As the Universities Scheme recruits younger members, Caitlin Davies reports on how older Freemasons are staying involved in the Craft
Three years ago, Steward Philip Hadlow heard some interesting news. Plans were afoot for a new lodge in Bedfordshire, one that would be geared towards keeping elderly Freemasons involved in the Craft.
‘The Provincial Grand Master, Michael Sawyer, and the provincial team realised we were not doing enough for our more elderly brethren,’ he explains. ‘Many have mobility problems, which means it’s difficult getting to meetings. We were looking after them when they were ill, supporting their family, but there was a need for something more proactive.’
In recent years Freemasonry has been keen to recruit younger members, but that doesn’t mean elders should be forgotten. And so Bedfordshire’s youngest lodge, the Michael Sawyer Lodge of Reunion No 9848, was born. Philip became involved because he thought it a ‘fantastic idea’.
The lodge began in 2009 and meets twice a year on a Saturday lunchtime, as some people are not keen to eat late or to go out at night at all. Philip doesn’t know of any similar scheme, and there’s been interest in the project from other Provinces.
While some members were already being picked up and taken to meetings by younger members, the lodge wanted to do more. So people were identified, sent invitations and offered travel arrangements – in some cases for a fifty-mile round trip.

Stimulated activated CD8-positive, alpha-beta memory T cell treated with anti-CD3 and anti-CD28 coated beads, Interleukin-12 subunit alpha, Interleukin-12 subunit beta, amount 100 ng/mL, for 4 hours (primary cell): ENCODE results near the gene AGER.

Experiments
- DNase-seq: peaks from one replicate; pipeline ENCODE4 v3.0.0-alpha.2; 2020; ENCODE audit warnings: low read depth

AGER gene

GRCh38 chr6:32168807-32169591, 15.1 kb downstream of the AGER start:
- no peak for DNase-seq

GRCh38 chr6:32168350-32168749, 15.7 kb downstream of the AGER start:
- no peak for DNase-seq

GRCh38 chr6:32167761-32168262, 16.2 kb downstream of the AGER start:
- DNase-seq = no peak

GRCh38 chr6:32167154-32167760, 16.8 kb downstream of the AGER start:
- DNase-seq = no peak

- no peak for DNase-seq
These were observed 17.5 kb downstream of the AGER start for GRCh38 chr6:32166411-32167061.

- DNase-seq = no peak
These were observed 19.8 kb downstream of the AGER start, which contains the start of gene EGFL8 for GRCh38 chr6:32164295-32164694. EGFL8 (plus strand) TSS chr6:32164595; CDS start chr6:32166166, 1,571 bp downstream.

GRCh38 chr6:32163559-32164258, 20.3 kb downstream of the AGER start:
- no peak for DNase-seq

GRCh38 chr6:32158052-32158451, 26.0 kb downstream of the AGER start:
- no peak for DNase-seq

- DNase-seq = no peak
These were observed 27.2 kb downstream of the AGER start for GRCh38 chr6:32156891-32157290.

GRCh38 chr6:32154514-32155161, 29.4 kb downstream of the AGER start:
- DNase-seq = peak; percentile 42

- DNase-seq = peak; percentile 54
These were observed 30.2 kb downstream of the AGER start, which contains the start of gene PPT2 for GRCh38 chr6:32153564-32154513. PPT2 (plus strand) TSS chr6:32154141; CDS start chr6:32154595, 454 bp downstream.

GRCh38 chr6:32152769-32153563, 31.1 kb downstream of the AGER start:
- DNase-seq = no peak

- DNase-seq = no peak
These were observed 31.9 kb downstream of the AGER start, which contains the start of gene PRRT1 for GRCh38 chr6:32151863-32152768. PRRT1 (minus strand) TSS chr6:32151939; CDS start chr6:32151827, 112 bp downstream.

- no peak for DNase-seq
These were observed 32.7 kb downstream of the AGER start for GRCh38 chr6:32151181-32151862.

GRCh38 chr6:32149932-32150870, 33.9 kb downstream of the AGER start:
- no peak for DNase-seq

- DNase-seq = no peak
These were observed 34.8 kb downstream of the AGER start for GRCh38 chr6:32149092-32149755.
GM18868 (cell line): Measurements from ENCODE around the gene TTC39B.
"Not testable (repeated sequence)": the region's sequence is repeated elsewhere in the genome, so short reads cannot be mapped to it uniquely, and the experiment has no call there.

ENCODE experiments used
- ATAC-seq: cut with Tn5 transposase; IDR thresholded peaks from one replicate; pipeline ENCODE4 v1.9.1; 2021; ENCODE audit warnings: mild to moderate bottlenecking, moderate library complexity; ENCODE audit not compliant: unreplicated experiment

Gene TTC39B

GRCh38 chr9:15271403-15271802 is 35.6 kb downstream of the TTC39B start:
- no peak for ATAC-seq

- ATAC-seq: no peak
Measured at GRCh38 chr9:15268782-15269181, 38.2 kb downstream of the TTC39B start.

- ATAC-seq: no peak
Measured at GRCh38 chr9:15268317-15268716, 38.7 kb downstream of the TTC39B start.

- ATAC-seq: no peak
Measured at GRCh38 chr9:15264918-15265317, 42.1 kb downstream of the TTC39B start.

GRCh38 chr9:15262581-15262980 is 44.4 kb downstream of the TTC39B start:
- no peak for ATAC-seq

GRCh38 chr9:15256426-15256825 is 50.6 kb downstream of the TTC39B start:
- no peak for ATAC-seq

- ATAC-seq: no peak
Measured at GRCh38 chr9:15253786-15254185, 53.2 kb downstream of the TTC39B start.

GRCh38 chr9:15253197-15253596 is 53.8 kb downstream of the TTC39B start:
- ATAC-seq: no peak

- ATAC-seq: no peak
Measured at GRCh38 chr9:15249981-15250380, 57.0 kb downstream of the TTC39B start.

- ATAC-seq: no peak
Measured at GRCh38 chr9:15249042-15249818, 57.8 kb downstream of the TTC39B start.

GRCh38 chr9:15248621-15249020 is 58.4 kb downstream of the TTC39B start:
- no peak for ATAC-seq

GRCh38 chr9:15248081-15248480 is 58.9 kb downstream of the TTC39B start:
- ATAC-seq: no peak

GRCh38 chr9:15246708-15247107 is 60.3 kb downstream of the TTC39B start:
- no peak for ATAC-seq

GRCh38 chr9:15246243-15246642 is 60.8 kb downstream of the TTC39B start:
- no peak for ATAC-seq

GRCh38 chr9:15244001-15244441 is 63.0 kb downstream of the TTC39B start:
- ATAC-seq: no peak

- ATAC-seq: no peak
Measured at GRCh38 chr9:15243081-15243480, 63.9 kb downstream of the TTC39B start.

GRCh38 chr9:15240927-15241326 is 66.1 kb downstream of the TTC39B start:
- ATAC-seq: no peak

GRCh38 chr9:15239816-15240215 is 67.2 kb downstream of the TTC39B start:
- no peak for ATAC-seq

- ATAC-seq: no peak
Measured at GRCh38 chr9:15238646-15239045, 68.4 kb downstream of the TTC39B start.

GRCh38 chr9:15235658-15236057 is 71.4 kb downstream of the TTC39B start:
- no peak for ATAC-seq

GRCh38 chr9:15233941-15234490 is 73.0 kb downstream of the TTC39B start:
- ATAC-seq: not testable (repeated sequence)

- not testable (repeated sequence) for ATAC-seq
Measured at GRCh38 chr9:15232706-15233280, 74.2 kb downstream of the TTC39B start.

‘When they come out with a smile on their face and say, “Thank you so much, I’ve had a wonderful time”, that’s what it’s all about’ Philip Hadlow
The lodge doesn’t do masonic work – meetings open with a welcome, then a lecture and the Festive Board. One of the annual meetings is held in Luton, the other in another Bedfordshire centre.
John Cathrine, Provincial Information Officer, is a founder member of the Michael Sawyer Lodge and last year’s Worshipful Master. ‘It’s such a great idea. It’s something that was missing from our Province. People get to the stage where they can’t drive to meetings and they drift away from masonry.’
Not forgotten, never sidelined
John cites a past Deputy Provincial Grand Master, Vic Lawrence, who lives at Prince Michael of Kent Court, a Royal Masonic Benevolent Institution care home. ‘He came to the previous meeting and he wanted to make a speech at the Festive Board. He said it was really great to be invited and see old friends, all of whom he said looked older than him!’
Freemasonry in Bedfordshire traces its history back to at least 1841, when the Bedfordshire Lodge of St John the Baptist was consecrated in Luton. By the time the Province celebrated its centenary, there were forty-five lodges; there are now fifty-five.
At the last meeting of the Lodge of Re there were sixty people, including twenty honoured guests. ‘It takes time to get something like this off the ground,’ says Philip, who was Chief Steward for two years, ‘but it’s getting bigger every meeting.’
Lodge members pay annual dues to cover being a member and having two guests. ‘It’s funded until the honoured guests outnumber us two to one. It means we can treat them well. You see them sitting there opposite their friends, and they’re having a whale of a time. When they come out with a smile on their face and say, “Thank you so much, I’ve had a wonderful time”, that’s what it’s all about.’
John is delighted by the letters of thanks that the lodge receives. ‘One brother is ninety-five and not able to get out much. We’ll invite him to the next meeting for a nice day out. The letters we get say the principles and ethos of the lodge are exactly in line with what we should be doing – taking care of those who could be sidelined and forgotten.’